Q: I’m not a California resident, but while driving home to Oregon last week I received a speeding ticket in California, more than ten hours away from where I live. If I want to contest it, do I have to drive all the way back to the county where I received the ticket?


A: First of all, kudos for being proactive about an out-of-state traffic violation. Many people under the same circumstance will simply ignore the citations in hopes that they won’t "follow" them back to their respective resident states. In fact, there are a few different databases that monitor driving records and violations across participating states, and there’s a good chance your state of residence belongs to at least one of them. For more information, consult the National Driver Register (NDR), the Driver License Compact (DLC), and the Non-Resident Violator Compact (NRVC).

If you wish to contest a Vehicle Code or local ordinance traffic violation in a California county, you have two options: 1) you can request a court trial; or 2) you can request a trial by declaration. In a trial by declaration, the judge reviews written statements and evidence mailed by both parties (the defendant and the citing officer). To be eligible for a trial by declaration, your case must meet the following requirements:

• Your citation is for an infraction violation only (as opposed to a misdemeanor);
• The due date to take care of your ticket has not expired; and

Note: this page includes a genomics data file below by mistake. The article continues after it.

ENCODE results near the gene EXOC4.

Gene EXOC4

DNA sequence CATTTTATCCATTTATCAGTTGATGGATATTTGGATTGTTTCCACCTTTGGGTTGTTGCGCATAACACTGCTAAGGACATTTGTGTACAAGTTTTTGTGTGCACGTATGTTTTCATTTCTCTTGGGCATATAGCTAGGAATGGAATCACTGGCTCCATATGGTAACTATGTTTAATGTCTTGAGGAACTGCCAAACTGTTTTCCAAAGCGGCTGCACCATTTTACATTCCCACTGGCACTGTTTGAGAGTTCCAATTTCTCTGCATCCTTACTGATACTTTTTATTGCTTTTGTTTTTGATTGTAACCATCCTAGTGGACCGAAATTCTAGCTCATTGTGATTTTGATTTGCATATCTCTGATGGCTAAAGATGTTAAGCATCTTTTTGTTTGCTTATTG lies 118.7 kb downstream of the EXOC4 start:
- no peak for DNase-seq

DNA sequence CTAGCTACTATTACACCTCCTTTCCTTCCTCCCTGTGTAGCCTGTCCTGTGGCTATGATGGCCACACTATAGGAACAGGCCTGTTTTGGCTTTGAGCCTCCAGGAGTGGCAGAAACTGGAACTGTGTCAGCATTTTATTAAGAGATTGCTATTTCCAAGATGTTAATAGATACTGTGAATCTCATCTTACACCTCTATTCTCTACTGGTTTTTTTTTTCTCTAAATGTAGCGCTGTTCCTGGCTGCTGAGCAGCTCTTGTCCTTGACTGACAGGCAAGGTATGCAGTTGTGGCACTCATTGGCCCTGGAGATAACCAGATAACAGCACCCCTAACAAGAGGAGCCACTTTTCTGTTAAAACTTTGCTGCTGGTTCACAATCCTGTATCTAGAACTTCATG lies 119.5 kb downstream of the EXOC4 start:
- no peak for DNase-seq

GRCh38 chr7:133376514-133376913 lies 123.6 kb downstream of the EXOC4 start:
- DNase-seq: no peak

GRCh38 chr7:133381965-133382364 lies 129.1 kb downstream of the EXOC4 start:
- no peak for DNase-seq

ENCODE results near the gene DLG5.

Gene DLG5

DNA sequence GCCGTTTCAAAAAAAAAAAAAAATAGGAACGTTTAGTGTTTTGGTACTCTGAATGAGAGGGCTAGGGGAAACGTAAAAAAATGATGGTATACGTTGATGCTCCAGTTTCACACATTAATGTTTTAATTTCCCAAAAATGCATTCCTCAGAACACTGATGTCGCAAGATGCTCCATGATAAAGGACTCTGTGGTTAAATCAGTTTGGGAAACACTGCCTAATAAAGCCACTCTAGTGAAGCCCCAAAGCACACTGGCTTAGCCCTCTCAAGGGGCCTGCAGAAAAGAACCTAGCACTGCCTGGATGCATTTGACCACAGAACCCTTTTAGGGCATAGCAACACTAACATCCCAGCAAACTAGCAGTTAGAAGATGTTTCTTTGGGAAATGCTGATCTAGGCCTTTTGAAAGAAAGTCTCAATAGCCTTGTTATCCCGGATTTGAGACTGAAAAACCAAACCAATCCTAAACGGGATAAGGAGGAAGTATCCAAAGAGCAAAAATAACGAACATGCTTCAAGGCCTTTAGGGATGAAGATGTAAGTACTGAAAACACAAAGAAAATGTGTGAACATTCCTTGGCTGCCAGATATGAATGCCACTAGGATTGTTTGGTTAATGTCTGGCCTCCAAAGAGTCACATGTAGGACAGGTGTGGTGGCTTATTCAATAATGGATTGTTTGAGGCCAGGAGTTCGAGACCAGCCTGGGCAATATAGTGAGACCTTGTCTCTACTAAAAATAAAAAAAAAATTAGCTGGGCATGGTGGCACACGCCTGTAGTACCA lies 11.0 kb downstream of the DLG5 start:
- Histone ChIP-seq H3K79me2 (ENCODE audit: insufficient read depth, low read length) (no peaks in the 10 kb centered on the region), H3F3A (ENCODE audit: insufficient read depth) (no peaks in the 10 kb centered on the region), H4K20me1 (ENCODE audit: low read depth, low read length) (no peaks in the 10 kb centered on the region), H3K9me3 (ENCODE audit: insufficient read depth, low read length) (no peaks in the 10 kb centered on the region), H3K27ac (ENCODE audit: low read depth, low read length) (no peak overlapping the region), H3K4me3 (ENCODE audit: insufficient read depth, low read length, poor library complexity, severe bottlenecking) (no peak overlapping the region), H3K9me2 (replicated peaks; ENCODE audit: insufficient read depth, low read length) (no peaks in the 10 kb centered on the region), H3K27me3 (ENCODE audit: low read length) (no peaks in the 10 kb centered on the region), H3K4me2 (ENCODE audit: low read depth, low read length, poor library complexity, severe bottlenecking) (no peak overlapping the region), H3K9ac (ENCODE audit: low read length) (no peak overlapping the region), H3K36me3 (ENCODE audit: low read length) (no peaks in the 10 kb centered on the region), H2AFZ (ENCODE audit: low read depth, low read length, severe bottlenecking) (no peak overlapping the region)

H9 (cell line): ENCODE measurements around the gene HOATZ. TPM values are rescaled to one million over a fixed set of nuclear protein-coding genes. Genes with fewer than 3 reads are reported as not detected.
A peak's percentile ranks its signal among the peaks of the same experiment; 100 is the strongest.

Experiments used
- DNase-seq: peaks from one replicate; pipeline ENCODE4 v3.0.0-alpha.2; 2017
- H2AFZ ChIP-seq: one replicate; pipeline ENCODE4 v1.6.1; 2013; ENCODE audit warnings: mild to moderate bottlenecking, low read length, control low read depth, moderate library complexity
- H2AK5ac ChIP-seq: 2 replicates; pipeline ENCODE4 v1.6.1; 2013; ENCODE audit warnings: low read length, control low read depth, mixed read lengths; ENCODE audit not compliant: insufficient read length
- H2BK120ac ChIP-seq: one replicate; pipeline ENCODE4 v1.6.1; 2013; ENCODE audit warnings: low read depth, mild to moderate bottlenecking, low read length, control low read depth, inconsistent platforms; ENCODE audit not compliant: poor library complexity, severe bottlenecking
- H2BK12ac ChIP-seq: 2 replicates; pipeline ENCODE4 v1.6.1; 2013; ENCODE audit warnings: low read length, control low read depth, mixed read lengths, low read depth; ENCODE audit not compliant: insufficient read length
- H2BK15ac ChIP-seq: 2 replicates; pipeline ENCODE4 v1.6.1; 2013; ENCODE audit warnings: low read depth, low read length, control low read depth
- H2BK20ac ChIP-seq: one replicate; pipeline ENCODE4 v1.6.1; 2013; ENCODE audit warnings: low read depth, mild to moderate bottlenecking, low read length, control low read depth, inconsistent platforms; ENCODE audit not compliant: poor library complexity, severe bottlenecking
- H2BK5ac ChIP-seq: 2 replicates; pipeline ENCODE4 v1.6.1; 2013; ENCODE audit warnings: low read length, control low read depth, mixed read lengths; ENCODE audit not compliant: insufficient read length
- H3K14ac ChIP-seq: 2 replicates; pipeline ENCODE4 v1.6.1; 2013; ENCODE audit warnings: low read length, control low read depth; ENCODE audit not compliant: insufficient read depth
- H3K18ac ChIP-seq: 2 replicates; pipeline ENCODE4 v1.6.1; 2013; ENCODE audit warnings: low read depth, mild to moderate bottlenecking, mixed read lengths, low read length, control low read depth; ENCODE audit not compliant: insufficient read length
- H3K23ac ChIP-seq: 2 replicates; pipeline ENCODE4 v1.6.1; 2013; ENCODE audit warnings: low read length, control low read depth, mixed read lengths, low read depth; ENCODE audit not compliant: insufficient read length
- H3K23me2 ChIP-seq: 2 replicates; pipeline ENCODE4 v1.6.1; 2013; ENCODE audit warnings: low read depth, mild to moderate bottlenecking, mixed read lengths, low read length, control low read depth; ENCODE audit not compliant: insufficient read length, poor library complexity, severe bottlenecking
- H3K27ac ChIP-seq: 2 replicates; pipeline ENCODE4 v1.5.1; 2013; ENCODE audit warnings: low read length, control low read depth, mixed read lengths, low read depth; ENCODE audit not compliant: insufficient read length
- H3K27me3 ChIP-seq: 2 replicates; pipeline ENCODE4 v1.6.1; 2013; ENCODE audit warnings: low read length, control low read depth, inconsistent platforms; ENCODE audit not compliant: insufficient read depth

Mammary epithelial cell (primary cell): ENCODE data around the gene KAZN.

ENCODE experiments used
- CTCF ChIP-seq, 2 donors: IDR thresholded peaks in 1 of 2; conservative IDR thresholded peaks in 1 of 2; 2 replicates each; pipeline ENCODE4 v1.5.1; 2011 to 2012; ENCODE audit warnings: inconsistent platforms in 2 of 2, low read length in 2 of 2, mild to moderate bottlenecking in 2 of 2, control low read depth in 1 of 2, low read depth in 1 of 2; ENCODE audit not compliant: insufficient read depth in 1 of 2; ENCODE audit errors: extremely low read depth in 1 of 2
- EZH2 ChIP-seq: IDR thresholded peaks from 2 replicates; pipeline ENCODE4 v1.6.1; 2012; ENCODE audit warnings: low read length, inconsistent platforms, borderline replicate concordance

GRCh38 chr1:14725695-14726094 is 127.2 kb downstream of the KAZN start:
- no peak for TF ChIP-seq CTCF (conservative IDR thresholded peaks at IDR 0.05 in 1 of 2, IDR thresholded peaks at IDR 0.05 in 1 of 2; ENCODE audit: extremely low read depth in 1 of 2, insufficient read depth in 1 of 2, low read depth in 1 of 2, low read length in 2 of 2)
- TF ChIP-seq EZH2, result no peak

• Your notice or ticket does not expressly require your presence in court.

More information on both types of trials can be found at http://www.courts.ca.gov/8450.htm, which includes links to fillable forms, instructions for submitting evidence, and a description of the trial process. The county in which you received the citation may have its own traffic forms to use in addition to or in place of the state-approved Judicial Council forms, so check the superior court’s website or ask the court clerk before mailing your request. Nolo Press, a publisher of popular self-help legal books, publishers a very helpful guide called “Fight Your Ticket and Win in California.” You can find the book at large commercial bookstores like Barnes and Noble, at the publisher’s website, or at your local public law library.

For information on similar issues, see Ask the County Law Librarian columns on red light citations, past-due traffic tickets, cell phone citations, and obtaining evidence from law enforcement agencies.

Do you have a question for the County Law Librarian? Just email sacpress@saclaw.org. If your question is selected your answer will appear in next Thursday’s column. Even if your question isn’t selected, though, I will still respond within two weeks.

Coral Henning, Director
@coralh & @saclawlibrarian